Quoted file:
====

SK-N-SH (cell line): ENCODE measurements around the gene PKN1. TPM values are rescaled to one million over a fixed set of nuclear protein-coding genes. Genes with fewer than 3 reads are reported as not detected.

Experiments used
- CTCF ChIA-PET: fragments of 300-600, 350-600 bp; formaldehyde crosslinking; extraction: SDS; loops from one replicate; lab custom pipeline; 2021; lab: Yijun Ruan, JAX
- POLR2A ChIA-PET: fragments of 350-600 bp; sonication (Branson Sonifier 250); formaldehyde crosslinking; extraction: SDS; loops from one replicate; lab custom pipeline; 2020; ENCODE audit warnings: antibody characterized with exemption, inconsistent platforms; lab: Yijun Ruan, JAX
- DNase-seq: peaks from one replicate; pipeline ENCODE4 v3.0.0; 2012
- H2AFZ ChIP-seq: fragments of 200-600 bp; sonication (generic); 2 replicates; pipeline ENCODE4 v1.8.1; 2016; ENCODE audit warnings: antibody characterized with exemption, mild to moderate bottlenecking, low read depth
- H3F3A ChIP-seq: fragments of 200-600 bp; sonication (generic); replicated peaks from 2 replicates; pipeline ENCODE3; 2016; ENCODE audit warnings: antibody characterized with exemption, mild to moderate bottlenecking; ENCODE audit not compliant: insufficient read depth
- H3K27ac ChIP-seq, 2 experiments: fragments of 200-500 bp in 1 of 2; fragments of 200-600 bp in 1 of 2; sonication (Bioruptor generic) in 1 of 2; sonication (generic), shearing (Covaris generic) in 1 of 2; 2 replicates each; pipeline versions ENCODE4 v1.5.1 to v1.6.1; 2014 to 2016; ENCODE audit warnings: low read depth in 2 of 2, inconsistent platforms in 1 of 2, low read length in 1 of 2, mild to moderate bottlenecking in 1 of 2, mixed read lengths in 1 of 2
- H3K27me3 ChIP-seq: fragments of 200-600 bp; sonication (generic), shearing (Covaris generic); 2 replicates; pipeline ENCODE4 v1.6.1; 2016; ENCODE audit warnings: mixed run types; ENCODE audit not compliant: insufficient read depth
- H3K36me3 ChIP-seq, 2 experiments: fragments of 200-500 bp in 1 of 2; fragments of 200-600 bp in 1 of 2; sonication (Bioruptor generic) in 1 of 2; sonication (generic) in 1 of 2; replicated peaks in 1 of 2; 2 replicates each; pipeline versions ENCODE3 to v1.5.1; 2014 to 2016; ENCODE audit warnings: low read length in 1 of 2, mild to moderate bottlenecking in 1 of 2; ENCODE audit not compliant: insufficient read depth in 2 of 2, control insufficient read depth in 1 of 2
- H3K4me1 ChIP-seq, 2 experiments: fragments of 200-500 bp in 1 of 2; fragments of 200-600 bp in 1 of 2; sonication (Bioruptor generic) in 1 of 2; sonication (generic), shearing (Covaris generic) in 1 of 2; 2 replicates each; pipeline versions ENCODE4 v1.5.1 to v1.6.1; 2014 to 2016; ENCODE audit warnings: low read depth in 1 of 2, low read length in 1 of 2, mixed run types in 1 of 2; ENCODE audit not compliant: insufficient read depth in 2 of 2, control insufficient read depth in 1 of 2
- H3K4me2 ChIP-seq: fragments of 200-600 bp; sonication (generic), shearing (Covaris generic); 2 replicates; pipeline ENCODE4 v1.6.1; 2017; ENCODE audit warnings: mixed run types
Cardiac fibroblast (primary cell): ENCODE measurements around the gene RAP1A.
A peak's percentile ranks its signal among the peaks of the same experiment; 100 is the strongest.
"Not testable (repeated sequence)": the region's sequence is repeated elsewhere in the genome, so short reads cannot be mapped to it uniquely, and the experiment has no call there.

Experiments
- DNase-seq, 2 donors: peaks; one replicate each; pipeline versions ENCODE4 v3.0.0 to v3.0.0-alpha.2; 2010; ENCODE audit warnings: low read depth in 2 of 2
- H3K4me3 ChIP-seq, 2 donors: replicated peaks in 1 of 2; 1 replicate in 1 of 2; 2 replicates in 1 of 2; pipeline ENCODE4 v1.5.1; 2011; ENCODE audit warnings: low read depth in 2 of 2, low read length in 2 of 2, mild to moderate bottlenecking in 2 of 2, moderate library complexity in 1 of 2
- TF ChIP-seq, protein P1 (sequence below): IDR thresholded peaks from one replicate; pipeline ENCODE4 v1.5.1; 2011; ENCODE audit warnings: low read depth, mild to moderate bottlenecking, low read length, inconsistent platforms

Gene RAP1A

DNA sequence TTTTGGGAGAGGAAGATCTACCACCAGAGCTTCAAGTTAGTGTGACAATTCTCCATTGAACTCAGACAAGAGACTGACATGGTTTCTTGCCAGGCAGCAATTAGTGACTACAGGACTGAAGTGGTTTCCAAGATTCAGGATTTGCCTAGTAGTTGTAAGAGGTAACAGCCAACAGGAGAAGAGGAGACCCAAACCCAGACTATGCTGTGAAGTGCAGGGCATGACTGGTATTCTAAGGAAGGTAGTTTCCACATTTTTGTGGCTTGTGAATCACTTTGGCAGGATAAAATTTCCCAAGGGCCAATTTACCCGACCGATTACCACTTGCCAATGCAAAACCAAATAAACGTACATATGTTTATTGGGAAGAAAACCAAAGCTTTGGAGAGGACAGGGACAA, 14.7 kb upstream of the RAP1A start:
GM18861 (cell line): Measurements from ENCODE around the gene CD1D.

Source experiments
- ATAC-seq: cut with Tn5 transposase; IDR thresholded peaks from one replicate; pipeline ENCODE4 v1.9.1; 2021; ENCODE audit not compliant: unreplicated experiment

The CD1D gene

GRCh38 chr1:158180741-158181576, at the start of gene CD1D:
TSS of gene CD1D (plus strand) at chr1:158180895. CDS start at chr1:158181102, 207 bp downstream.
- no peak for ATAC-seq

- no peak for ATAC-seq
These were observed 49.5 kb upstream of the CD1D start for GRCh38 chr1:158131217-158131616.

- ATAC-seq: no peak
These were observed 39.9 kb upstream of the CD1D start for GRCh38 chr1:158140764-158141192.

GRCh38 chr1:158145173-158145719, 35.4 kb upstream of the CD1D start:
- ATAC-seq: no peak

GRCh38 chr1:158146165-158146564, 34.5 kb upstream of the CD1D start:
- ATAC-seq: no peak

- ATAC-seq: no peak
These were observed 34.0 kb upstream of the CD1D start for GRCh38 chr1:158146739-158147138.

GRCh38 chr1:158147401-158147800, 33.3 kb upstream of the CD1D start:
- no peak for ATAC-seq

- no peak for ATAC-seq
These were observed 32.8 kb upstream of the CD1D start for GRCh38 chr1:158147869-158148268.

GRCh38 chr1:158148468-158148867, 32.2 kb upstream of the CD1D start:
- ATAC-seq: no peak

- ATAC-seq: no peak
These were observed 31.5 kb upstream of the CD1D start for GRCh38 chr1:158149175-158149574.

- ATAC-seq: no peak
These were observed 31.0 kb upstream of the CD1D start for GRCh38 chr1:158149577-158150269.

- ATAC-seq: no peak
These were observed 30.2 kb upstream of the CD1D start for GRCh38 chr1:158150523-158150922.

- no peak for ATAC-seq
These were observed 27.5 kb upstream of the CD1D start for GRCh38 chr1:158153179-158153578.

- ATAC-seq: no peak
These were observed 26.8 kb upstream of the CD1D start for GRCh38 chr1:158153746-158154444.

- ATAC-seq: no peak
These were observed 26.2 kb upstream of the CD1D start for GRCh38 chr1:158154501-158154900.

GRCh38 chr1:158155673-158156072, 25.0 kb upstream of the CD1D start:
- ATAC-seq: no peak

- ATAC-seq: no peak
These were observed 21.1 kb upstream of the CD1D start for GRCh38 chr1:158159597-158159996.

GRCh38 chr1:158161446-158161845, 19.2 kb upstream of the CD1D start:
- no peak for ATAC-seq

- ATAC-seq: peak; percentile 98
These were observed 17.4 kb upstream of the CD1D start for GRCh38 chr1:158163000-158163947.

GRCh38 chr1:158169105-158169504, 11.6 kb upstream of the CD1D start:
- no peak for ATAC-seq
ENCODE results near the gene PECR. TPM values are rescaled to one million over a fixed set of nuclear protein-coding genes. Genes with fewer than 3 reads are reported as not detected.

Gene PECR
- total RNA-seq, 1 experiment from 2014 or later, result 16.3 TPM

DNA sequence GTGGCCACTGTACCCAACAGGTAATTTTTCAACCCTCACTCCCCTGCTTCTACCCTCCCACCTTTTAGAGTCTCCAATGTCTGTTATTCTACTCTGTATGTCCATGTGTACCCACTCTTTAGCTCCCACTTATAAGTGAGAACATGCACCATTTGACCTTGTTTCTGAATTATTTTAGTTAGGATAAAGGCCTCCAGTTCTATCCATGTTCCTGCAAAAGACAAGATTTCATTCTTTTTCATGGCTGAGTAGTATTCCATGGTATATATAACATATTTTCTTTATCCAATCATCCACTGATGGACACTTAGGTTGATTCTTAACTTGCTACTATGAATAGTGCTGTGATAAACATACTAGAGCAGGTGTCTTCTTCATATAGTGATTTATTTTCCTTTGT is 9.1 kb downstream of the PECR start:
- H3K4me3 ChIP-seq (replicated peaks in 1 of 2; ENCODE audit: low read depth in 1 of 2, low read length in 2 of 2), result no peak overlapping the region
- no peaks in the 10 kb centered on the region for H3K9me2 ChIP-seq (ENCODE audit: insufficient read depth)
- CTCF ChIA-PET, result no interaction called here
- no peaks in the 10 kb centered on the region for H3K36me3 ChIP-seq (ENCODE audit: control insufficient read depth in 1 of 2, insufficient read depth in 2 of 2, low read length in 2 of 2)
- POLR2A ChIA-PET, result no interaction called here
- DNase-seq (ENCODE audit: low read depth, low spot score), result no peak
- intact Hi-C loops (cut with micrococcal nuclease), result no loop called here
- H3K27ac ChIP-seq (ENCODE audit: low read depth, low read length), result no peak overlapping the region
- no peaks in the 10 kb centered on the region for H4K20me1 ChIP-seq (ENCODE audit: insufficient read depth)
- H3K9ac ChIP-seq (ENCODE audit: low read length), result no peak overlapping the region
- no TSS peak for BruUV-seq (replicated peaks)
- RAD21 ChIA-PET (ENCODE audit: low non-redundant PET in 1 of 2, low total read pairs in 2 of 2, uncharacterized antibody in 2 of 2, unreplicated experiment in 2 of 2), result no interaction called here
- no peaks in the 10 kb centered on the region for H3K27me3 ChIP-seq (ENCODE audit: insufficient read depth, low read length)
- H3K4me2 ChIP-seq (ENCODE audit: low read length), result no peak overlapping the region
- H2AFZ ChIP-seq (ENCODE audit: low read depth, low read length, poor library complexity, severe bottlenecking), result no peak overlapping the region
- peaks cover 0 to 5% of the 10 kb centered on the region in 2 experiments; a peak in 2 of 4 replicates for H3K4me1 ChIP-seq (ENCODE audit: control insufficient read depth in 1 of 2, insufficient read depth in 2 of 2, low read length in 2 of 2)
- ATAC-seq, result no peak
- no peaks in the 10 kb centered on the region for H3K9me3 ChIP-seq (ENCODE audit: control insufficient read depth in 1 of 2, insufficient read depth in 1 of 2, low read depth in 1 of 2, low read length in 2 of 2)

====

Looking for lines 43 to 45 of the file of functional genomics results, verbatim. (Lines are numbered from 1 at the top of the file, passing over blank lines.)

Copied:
GRCh38 chr1:158148468-158148867, 32.2 kb upstream of the CD1D start:
- ATAC-seq: no peak

- ATAC-seq: no peak